There was a final twist. A secretariat was established in Belfast, staffed by British and Irish civil servants, to ensure the smooth working of the Inter-Governmental Conference.

In return for these changes, the Irish government accepted the concept of "consent", that the constitutional position of Northern Ireland within the United Kingdom would not change unless a majority so decided.

On the other hand, the British government agreed to legislate for a united Ireland if that became the wish of the majority.

The agreement, designed to bring about "peace, stability and prosperity", generated an explosion of unionist and loyalist violence. It was rejected by republicans as partitionist. And the "consent" clause was declared to be unconstitutional by Charles Haughey, who was then in opposition.

An attempt by unionists to have the agreement revoked by the British government, through a campaign of civil disobedience, failed. Later, in government, Mr Haughey worked the agreement, but spoke of negotiating a treaty that would transcend it. A review of its contents in 1989 expanded ministerial, cross-Border co-operation and led to the establishment of an Irish-British Interparliamentary Body.

The departure which led to the current phase of negotiations was again initiated by John Hume, when he opened discussions with Gerry Adams of Sinn Fein.

The SDLP leader had become convinced that an inclusive, rather than an exclusive, approach was required if a lasting political solution was to be achieved in Northern Ireland. The marginalisation of Sinn Fein and loyalist politicians had failed to provide the centre with a new dynamic. The gunmen and the marginalised had to be involved if a deal was to hold.

It was the SDLP leader's idea that negotiations should take place in three strands: one dealing with internal Northern Ireland matters; one covering North-South arrangements; and the third an Irish-British accommodation. Again, there were powerful echoes of Sunningdale, but in a new political configuration.

Under Mr Hume's prompting, the Northern Secretary, Peter Brooke, undertook an extended "talks about talks" process with the Northern Ireland parties. In the course of those discussions it was stated publicly that Britain had "no selfish interest" in Northern Ireland. It was a covert signal to the IRA. And Sinn Fein edged closer to the negotiating table.

Using US influence, Mr Hume brought pressure to bear on both the British government and the Provisionals. The Hume-Adams dialogue took on real political significance as the IRA grudgingly acknowledged it could not win a war against the British army in Northern Ireland.

Progress was painfully slow. But when Mr Hume convinced Albert Reynolds and Dick Spring there was a real chance of securing an IRA ceasefire, in 1992, it opened the way for the Downing Street Declaration of 1993. And it provided a framework, embracing parity of esteem, within which Northern society could grow towards compromise and the development of a middle ground.

In it, John Major spoke of "encouraging and facilitating an agreement, based on the rights and identities of both traditions . . . which may take the form of agreed structures for the island as a whole, including a united Ireland achieved by peaceful means".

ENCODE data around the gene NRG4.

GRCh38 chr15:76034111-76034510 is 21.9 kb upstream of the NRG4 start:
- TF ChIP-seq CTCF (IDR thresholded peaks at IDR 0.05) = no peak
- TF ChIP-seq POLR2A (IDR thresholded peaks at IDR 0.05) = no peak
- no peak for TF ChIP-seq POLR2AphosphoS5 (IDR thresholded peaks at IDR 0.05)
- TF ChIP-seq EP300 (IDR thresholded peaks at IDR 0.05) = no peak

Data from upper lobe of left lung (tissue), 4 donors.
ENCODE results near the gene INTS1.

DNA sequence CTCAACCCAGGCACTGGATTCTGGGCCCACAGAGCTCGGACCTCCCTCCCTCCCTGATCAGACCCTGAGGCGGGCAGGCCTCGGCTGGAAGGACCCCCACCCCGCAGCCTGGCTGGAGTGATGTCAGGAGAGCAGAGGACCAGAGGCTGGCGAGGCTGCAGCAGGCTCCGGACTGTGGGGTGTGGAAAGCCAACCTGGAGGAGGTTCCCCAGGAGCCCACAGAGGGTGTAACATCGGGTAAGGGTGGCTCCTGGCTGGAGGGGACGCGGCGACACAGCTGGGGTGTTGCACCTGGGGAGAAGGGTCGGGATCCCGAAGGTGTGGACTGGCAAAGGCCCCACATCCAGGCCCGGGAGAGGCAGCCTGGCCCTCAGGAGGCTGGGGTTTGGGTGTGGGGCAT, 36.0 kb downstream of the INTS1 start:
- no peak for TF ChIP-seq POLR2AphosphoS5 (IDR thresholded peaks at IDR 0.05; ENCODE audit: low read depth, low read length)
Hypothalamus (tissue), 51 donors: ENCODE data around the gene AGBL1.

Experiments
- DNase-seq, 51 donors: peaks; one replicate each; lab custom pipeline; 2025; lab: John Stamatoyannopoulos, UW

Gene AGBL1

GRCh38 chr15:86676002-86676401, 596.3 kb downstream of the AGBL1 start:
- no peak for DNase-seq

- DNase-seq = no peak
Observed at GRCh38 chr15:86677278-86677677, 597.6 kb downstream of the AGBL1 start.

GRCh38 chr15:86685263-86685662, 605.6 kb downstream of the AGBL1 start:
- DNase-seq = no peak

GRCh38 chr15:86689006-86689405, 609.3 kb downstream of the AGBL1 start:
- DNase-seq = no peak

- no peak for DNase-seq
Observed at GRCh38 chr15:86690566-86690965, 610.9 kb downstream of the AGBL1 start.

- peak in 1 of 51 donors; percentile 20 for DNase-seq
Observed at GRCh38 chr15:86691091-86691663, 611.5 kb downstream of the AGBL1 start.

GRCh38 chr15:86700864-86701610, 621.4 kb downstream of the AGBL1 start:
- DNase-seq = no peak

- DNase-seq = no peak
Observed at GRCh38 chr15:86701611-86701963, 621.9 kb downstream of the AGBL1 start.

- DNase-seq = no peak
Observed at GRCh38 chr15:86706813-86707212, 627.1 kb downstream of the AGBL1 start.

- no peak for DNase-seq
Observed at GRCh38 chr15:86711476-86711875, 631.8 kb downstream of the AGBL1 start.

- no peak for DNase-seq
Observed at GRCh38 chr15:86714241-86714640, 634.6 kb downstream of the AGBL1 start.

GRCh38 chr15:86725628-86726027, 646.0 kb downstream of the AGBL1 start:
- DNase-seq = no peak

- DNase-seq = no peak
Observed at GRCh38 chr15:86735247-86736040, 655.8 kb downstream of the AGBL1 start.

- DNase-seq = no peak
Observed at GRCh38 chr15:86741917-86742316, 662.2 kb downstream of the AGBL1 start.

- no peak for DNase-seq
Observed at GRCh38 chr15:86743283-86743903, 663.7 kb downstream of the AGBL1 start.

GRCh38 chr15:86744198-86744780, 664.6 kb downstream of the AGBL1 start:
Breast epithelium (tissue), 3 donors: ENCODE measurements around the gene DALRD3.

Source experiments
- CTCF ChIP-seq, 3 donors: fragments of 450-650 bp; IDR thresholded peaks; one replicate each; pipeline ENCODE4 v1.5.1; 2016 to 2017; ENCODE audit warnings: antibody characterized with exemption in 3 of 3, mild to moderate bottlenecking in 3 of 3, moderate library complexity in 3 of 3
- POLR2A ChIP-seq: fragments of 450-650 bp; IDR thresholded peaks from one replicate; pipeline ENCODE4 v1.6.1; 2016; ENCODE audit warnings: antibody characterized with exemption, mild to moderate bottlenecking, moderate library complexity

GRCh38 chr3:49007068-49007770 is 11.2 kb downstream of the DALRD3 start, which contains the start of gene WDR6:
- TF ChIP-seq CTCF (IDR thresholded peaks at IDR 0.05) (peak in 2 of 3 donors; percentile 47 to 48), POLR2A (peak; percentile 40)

Albert Reynolds embraced the concept of consent on behalf of Fianna Fail. And the Government offered to express the claims of Articles 2 and 3 "in a more balanced way". At Mr Hume's prompting, it also secured Mr Major's agreement that any political settlement would be put to the electorate on both sides of the Border in simultaneous referendums.

Ian Paisley and the DUP condemned the document, but the Ulster Unionists remained neutral. Gerry Adams and Martin McGuinness were encouraged to take the democratic road, even at a cost to the SDLP of lost electoral support. But, as the IRA campaign continued, John Hume was heavily criticised for putting his party at risk and for flirting with terrorism.

Within a year, however, the IRA and loyalist paramilitaries had declared ceasefires and their political representatives were knocking at the door to negotiations.

Unionist demands for arms decommissioning and Mr Major's dependence on their voting support at Westminster kept that door closed until US pressure and the involvement of George Mitchell provided the mechanisms to surmount the roadblock.

There were to be further difficulties and delays as the unionists sought and secured an electoral process; the IRA ceasefire broke down and the two governments disagreed on procedures and objectives.

John Bruton and Dick Spring finally agreed a Joint Framework Document with a fatally weakened British government in February 1995. Through it all, Mr Hume cultivated his US contacts, maintained contact with Gerry Adams, and kept faith with his blueprint for a settlement.

The election of Tony Blair as Prime Minister in 1997 gave a new impetus to the talks, which was added to by Bertie Ahern's selection as Taoiseach. Within months, they had set a deadline for a renewal of the IRA ceasefire, as a condition for Sinn Fein's admission to the talks. It was met. The Government-modified Hume-Adams initiative was back on the rails.

During the past six months, there have been alarums and excursions, demands and recriminations, and plenty of hope and despair as the parties, driven onwards by the two governments and facilitated by Senator Mitchell, inched towards accommodation.

Some months ago, the present exercise was described as "Sunningdale for slow learners" by Seamus Mallon. It was a sharp jibe at those unionists who had consistently rejected change and at militant republicans who thought a solution lay in physical force.

Much has changed since Sunningdale. In 25 years the economy of the Republic has powered ahead, and living standards in the South now outstrip those of the North. Reform of the RUC, fair employment legislation, housing and welfare changes have been reflected in a growing confidence within the nationalist community. Membership of the European Union has encouraged understanding and co-operation between the two governments. And the prospect of economic growth, based on cross-Border co-operation, is attractive to hard-headed businessmen.

But acceptance of new relationships and equality of esteem between the two communities in Northern Ireland will not come easily or in the short term. It will require courage and commitment from politicians, churchmen and civic leaders.

In that regard, John Hume is a towering example for nationalists of the committed democrat who has taken risks for peace. He has used the political system - even placed his own party at risk to Sinn Fein - as an alternative to sterile, destructive violence. More than any single party leader in this process, he has designed the architecture around which a settlement has been reached.